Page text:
Update: This story has been updated to reflect that Sarah Carruthers says she is not for or against House Bill 454, contrary to an earlier version of the story.
On top of being a full-time student at Miami University juggling classes, homework and a social life, first-year Sam Lawrence is taking on political candidacy.
Lawrence, a political science major, is running for the Ohio House of Representatives in District 44, an area that includes Hamilton and Oxford.
Hailing from Maumee, Ohio, a suburb of Toledo, the 18-year-old first got involved in politics during the 2020 election as a canvasser for Pete Buttigieg. He later volunteered for Joe Biden’s campaign. Since then, he has helped with the U.S. Congress campaign of Allison Russo and currently acts as a Tim Ryan fellow at Miami, coordinating events that Ryan may want to do on campus.
Lawrence decided to run for an Ohio House of Representatives seat when he first came to Miami and saw there wasn’t a strong Democrat presence in the area to challenge Sarah Carruthers, the incumbent representative who Lawrence would face in the November election if she wins the Republican primary against real estate agent Cody Harper.
“It’s important to have young people active in making decisions because we have almost no say in what actually happens right now,” Brunton said. “If we’re a group of people affected by these decisions, why shouldn’t we get involved in things?”
Grace Brunton, a sophomore social work and international studies double major, is the director of outreach for the Lawrence campaign. She believes the fact that Lawrence is 18-years-old may help his platform prospects.
“[Young Democrats] make up a huge demographic,” Brunton said, “but we have no representation – I think it’s time to get more people of our age group in [the Ohio House of Representatives] because we’re a new generation and we are inheriting past problems.”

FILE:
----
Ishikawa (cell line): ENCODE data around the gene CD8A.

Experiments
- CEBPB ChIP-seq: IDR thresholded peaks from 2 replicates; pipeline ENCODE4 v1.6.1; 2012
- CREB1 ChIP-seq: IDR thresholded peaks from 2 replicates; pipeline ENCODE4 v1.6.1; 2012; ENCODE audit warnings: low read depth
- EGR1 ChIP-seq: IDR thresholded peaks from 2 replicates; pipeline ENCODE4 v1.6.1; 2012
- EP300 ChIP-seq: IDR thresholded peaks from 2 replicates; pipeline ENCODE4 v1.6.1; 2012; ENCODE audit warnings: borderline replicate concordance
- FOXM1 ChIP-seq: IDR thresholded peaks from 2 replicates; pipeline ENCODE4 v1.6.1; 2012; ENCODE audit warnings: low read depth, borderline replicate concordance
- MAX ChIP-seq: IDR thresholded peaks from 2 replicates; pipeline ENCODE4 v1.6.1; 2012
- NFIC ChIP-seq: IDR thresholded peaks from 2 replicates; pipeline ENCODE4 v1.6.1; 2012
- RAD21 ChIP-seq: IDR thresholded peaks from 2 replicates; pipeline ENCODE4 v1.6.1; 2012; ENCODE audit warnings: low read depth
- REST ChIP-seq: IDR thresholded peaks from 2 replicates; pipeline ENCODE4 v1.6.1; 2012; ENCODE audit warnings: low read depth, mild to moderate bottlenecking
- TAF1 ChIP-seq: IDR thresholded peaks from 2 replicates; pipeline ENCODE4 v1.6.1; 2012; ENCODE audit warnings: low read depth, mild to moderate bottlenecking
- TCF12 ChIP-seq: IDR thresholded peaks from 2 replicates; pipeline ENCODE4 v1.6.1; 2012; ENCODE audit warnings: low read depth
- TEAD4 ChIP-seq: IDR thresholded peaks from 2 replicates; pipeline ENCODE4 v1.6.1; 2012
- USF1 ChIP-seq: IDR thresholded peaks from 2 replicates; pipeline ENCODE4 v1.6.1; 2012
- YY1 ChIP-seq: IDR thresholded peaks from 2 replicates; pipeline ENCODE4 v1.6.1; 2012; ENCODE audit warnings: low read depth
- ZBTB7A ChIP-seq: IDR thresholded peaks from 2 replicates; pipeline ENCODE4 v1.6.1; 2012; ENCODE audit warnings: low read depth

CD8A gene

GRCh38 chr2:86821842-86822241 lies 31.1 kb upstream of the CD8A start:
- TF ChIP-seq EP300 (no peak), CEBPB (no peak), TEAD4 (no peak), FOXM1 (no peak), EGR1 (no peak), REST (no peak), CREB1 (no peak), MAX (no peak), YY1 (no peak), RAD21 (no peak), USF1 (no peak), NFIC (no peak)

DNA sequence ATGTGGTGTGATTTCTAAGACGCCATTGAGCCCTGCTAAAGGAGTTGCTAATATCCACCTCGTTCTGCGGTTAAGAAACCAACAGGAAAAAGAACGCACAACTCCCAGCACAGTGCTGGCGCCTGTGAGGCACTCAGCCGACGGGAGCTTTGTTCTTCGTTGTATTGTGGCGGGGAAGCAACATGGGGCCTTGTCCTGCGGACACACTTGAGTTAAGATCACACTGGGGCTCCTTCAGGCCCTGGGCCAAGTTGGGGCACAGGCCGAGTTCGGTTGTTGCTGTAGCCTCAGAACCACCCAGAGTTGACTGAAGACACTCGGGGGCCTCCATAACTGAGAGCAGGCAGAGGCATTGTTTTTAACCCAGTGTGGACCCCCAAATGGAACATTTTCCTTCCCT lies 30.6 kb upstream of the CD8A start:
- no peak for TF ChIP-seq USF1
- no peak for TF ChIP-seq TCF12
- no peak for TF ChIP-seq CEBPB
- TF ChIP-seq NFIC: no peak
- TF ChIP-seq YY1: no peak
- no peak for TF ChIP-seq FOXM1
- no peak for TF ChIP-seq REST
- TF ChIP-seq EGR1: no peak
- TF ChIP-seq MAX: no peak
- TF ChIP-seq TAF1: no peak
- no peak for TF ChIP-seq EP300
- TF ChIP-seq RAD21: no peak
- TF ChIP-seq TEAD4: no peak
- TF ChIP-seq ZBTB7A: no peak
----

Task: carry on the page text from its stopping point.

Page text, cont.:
She said Lawrence’s youth gives him a unique opportunity to represent a younger demographic in Ohio if elected.
“I've been talking with a lot of people familiar with the process and familiar with the politics down here, and they've told me that Oxford and Hamilton will be in the same district and it will be renumbered 44, so that's what I'm running for.”
If elected to the House, Lawrence would be the youngest representative in the state’s history. The current record holder is U.S. state senator Sherrod Brown, who was elected to the office when he was 22 years old. Despite being young, Lawrence believes he’s qualified to run.
“Young does not always equal inexperienced,” Lawrence said. “I've worked on two campaigns, and I've lived in Ohio for most of my life. I grew up in Ohio. I know Ohio’s politics. I know Ohio's big players, and I've already started making connections.”
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If he wins the election, Lawrence plans to live in Columbus and take classes online for the duration of his two-year term.
Change is one of the campaign’s main priorities. Lawrence’s platform focuses on uniting people from different backgrounds to achieve concrete goals.